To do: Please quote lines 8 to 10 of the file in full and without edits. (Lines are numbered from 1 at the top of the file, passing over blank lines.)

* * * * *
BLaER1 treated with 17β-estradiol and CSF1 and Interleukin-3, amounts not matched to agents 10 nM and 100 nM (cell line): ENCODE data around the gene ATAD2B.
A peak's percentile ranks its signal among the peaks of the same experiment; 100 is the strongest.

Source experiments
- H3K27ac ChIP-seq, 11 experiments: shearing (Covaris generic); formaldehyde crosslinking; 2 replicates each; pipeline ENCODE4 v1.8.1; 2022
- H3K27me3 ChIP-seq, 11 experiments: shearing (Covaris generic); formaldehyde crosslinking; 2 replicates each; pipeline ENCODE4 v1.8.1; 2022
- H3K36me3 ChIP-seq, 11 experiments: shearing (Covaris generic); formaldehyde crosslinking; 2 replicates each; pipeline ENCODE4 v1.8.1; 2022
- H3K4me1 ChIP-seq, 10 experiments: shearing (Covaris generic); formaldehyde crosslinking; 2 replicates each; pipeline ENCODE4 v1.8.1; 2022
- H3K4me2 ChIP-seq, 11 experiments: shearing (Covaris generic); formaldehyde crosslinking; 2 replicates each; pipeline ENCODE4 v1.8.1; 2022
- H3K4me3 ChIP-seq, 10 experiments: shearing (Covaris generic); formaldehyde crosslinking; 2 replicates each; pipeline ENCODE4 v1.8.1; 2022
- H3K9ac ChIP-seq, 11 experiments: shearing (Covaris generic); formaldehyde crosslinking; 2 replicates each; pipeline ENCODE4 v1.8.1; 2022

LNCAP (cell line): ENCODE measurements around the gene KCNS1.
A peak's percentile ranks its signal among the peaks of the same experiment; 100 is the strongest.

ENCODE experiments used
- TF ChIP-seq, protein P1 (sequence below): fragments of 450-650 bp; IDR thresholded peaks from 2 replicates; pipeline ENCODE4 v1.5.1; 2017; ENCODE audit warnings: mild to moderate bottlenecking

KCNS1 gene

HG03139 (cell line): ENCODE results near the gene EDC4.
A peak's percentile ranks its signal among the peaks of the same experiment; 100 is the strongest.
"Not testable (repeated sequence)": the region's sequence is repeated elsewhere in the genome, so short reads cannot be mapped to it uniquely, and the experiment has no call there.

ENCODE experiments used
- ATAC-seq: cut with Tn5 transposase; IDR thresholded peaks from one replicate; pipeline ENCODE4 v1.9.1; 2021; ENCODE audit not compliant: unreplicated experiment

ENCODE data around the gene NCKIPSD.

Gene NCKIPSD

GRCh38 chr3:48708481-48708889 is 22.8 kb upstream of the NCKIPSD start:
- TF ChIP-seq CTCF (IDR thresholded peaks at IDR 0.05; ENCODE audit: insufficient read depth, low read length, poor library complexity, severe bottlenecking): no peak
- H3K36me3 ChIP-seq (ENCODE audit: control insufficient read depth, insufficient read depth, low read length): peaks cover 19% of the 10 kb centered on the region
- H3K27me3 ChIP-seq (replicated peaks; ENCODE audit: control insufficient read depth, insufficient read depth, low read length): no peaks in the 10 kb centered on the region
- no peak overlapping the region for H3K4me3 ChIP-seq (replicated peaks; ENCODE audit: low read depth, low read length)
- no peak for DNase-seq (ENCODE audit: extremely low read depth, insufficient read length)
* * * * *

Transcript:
- H3K4me2 ChIP-seq, 11 experiments: shearing (Covaris generic); formaldehyde crosslinking; 2 replicates each; pipeline ENCODE4 v1.8.1; 2022
- H3K4me3 ChIP-seq, 10 experiments: shearing (Covaris generic); formaldehyde crosslinking; 2 replicates each; pipeline ENCODE4 v1.8.1; 2022
- H3K9ac ChIP-seq, 11 experiments: shearing (Covaris generic); formaldehyde crosslinking; 2 replicates each; pipeline ENCODE4 v1.8.1; 2022